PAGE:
Breeders seek a breakthrough to help farmers facing an uncertain future. Diverse potatoes, such as these from Peru, will help breeders create resilient new varieties. On a bleak, brown hill here, David Ellis examines a test plot of potato plants and shakes his head. "They're dead, dead, dead," he says. Pests and lack of rain have laid waste to all 17 varieties that researchers had planted. It is a worrying sign for Ellis, the now-retired director of the gene bank at the International Potato Center (CIP) in Lima. People have grown potatoes in this rugged stretch of the Andes for thousands of years. In recent years, that task has gotten tougher, in part because of climate change. Drought and frost are striking more often.
Southern Africa is undergoing the worst drought in more than three decades. More than 30 million people in South Africa, Malawi, and my home country Zimbabwe are facing hunger. While this year's drought is largely attributed to the El Nino effect, rains have been increasingly erratic over the past two decades. This could be the new normal as climate change models forecast less rainfall and more extreme weather for much of East and Southern Africa. Moreover, experts project that we may be entering a time of global weather uncertainty, or a "dark age".
This story originally appeared on Grist and is part of the Climate Desk collaboration. What Jonathan Sanderman really wanted was some old dirt. He called everyone he could think of who might know where he could get some. He emailed colleagues and read through old studies looking for clues, but he kept coming up empty. Sanderman was looking for old dirt because it would let him test a plan to save the world.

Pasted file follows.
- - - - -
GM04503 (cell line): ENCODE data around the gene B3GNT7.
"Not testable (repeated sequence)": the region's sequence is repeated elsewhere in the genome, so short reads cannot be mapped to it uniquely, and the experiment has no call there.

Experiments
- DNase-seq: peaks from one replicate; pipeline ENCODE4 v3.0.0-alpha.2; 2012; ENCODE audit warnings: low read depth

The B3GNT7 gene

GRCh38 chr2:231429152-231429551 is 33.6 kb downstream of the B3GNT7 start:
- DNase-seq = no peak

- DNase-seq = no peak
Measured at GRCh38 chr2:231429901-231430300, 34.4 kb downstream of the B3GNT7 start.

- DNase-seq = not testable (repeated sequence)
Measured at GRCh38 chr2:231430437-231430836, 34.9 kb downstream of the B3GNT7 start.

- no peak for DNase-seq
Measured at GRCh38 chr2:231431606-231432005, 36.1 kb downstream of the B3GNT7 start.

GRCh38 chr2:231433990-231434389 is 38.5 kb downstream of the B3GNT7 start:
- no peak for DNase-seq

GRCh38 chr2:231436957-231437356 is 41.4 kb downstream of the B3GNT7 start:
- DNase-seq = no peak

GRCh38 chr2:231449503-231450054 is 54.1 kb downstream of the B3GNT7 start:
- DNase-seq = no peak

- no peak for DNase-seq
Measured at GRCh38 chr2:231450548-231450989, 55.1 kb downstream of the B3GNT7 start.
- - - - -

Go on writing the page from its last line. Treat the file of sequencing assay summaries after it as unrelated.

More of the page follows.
This story was originally published by Grist and is reproduced here as part of the Climate Desk collaboration. What Jonathan Sanderman really wanted was some old dirt. He called everyone he could think of who might know where he could get some. He emailed colleagues and read through old studies looking for clues, but he kept coming up empty. Sanderman was looking for old dirt because it would let him test a plan to save the world.
ROME – Rich and poor countries are at loggerheads over how to share benefits from genetic plant data that could help breed crops better able to withstand climate change, as negotiations to revise a global treaty are set to resume in Rome on Monday. The little-known agreement is seen as crucial for agricultural research and development on a planet suffering from rising hunger, malnutrition and the impacts of climate change. "We need all the'genetics' around the world to be able to breed crops that will adapt to global warming," said Sylvain Aubry, a plant biologist who advises the Swiss government. Rising temperatures, water shortages and creeping deserts could reduce both the quantity and quality of food production, including staple crops such as wheat and rice, scientists have warned. The debate over "digital sequence information" has erupted as the cost of sequencing genomes falls, boosting the availability of genetic plant data, Aubry said.